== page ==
This post was originally posted on my grad school blog, but I wanted to feature it here on Mother’s Day as a shout out to my mom, Melinda Bloom.
When I started this class on Leadership I used my own mom as an example of a leader. My mom is a generous person, particularly with her time. She gets to know her neighbors and is always ready with advice, something to loan, or to offer a favor. When we were growing up my mom would recruit my sister and me to shovel the elderly neighbor’s driveway. As the snow began to melt we would go around to the storm drains and clear the snow so that puddles wouldn’t back up and create unsafe roadways. As a stay at home mom, or a domestic goddess as she would put it, my mom volunteered at our schools and at programs that we were involved in.
My mom at Ronald McDonald House
In addition to giving her own time, my mom is a “network weaver”. She knows someone for every need. At the Ronald McDonald House where she now volunteers, she is always recruiting uncles, ex-step-uncles, my dad, friends, and anyone else she can think of to meet the needs of the house. When her brother came to visit from Washington State, she asked him to meet her at the Ronald McDonald House and when he arrived he got “Tom Sawyered” into fixing the sink! My mom is an essential piece in a healthy vital community. There are some arguments that tie the growth of nonprofits and professional volunteer managers to the decline of people like my mom and the communities they represent. There are movements within the formal volunteer sector to do what is called “neighboring” where nonprofits and community organizers actually try to introduce neighbors, assess the assets that exist within a neighborhood, and connect people and resources so that neighbors can work together to address their own problems and fill the gaps.
Thanks Mom, for showing me how to be a great neighbor and volunteer leader!
Today is the day that my sister Nora and I celebrate every year. For Nora, it is the day that 25 years ago, as a 4 year old, she got the bone marrow transplant that saved her life. For me, it is the day that 25 years ago I was able to provide the life saving marrow.
Nora and author on our recent trip to Disney
I am 27 years old today – doing the math, that means I was only 2 years old when I became a bone marrow donor. Obviously it was not my decision and I do not even have any memory of it. However, if I was given the choice today, I would say yes without hesitation.
As Nora says every year on this day, there were so many people and organizations that contributed to her survival. Thank you to everyone who supported our family, supported cancer research, and who made our lives as they are today possible. Without you, I would not have a healthy, talented, funny, and vibrant older sister. I also would not be on the path I am today, so grateful for the blessings we’ve had and so eager to give back.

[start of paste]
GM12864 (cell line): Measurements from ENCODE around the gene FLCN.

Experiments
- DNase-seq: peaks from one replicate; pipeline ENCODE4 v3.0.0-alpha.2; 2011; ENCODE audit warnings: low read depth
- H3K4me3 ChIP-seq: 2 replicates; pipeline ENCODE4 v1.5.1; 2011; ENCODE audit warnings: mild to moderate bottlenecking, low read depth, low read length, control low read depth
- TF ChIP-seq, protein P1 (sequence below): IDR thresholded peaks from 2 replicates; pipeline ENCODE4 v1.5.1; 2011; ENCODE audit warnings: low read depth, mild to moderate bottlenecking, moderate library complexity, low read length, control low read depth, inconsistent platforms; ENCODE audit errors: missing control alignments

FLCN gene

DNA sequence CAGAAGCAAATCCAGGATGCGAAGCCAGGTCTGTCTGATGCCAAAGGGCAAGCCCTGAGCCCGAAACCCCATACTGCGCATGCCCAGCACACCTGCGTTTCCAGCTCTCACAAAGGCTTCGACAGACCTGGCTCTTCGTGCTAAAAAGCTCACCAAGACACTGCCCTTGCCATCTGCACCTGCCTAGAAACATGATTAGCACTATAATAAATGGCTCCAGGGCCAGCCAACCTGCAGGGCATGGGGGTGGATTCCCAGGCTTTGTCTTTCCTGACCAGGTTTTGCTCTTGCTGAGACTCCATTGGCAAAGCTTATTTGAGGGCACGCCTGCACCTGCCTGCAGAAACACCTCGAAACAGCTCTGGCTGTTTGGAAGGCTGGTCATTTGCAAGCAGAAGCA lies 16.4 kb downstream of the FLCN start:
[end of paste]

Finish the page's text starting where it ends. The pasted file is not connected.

Below are a list of organizations that have contributed to our family’s health and happiness and are continuing to make life possible for families affected by cancer. Please consider supporting these organizations in any way that you can.
Nora and I on a family vacation several years ago
Mom, sister (Nora), and Sharon at Ronald McDonald House
This Christmas I was reminded at how blessed Jay and I are and how grateful we are to be so blessed. We are finishing up on a great year of accomplishments and good fortune. Yesterday, Christmas Eve, my mom invited my sister Nora and I to join her at the Ronald McDonald House. She volunteers there every Friday. Nora and I met my mom there, working our way through the daily chores list unloading the dishwasher, cleaning, and straightening. We also had time to chat over coffee since the house was pretty empty for the holiday weekend.
Ronald McDonald Houses are located near hospitals all over the world and provide a place for families to stay when they have a child undergoing treatment for a serious illness. My sister, who was diagnosed with cancer at her 6 month check up, stayed in the Ronald McDonald House in Baltimore as a toddler when she was getting a bone marrow transplant (from me) at Johns Hopkins. Our family was very grateful for this home away from home at such a stressful time.
The Ronald McDonald House in Falls Church is connected with Fairfax Hospital which has a well renowned NICU and therefore a lot of the families who stay at the house are there because they have newborns who were born prematurely or who have life-threatening illnesses. Today, in the wee hours of the morning, my cousin gave birth to a beautiful healthy baby boy. We are so grateful. So blessed.
Merry Christmas. Happy Holidays.